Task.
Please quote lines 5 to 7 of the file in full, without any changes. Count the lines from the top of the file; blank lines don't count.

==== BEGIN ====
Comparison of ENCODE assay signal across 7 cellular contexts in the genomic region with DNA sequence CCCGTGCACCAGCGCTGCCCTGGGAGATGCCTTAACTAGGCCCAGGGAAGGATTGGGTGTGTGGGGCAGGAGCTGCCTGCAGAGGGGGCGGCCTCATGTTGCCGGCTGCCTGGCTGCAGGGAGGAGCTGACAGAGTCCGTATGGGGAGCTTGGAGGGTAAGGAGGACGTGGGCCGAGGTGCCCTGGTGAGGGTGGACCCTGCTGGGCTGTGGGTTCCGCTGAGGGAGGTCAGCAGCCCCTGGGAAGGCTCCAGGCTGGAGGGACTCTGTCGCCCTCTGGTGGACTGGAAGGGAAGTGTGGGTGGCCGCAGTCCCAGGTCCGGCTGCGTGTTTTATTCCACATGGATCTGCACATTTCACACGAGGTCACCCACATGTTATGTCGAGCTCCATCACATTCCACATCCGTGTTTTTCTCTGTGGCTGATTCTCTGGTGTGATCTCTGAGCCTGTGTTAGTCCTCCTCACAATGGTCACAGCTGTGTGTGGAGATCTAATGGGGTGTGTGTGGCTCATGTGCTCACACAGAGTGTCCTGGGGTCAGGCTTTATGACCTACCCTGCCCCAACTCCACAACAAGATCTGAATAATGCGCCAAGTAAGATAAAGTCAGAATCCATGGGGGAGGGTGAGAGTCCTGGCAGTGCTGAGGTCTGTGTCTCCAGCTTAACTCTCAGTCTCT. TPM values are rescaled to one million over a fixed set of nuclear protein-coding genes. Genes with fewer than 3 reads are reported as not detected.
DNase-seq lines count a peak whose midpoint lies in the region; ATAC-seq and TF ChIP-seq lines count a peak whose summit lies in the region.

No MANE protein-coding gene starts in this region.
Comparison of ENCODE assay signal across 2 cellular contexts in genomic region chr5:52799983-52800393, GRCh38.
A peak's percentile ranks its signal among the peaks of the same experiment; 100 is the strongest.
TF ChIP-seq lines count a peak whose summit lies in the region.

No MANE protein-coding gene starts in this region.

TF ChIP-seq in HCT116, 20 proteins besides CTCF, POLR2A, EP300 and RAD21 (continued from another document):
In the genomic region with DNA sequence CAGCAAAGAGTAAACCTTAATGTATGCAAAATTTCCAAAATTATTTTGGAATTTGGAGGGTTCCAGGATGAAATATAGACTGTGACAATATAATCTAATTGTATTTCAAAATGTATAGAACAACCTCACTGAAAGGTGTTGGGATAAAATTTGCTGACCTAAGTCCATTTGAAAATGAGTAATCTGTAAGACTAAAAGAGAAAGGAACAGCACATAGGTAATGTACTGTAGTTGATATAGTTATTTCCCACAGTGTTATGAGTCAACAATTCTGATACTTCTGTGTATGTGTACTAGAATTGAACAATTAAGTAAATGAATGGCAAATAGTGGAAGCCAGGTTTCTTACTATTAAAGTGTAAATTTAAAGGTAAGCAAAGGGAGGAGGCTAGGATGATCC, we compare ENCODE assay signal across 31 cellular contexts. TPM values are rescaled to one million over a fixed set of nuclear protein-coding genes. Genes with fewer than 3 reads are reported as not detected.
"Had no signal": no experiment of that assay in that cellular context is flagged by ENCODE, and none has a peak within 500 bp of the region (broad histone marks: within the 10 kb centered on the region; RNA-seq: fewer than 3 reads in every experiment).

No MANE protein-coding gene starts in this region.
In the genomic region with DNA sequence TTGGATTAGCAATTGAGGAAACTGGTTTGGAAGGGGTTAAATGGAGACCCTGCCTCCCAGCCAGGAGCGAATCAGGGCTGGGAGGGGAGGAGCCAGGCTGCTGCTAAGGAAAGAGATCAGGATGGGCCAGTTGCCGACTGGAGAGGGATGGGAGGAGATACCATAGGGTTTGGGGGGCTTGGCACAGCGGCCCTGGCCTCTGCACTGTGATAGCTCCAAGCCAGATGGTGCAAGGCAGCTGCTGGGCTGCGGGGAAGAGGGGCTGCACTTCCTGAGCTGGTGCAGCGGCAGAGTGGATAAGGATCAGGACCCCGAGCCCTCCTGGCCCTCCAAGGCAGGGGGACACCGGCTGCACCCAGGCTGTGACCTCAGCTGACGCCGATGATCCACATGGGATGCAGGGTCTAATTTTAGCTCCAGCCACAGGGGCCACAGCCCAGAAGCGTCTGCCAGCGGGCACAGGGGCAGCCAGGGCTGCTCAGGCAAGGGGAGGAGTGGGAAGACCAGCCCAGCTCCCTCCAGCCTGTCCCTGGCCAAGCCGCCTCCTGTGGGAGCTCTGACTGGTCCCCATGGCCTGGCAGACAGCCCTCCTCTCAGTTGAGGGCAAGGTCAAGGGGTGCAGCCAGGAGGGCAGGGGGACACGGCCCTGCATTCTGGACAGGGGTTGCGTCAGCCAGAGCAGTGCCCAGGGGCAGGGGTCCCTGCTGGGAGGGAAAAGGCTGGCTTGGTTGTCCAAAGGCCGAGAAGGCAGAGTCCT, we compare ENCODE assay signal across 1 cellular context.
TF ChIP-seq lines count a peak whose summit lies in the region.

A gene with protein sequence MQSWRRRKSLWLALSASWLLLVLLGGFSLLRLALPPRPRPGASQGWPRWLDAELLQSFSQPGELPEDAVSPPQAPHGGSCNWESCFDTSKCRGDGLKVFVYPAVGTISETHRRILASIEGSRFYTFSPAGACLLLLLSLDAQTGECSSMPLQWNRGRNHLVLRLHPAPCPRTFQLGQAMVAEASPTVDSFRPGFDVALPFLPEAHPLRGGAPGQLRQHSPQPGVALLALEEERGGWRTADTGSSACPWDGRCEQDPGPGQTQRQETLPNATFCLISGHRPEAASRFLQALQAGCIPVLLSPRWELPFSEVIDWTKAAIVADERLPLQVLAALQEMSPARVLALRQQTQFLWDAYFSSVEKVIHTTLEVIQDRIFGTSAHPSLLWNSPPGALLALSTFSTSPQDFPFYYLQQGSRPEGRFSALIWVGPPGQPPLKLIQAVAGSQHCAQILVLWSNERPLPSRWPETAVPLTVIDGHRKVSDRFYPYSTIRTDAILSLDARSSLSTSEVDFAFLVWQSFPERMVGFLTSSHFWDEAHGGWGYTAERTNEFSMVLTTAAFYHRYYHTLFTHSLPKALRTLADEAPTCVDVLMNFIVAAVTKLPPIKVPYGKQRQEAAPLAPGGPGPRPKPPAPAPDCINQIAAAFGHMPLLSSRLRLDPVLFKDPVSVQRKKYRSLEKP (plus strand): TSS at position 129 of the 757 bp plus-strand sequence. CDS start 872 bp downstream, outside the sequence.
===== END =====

A peak's percentile ranks its signal among the peaks of the same experiment; 100 is the strongest.
TF ChIP-seq lines count a peak whose summit lies in the region.

No MANE protein-coding gene starts in this region.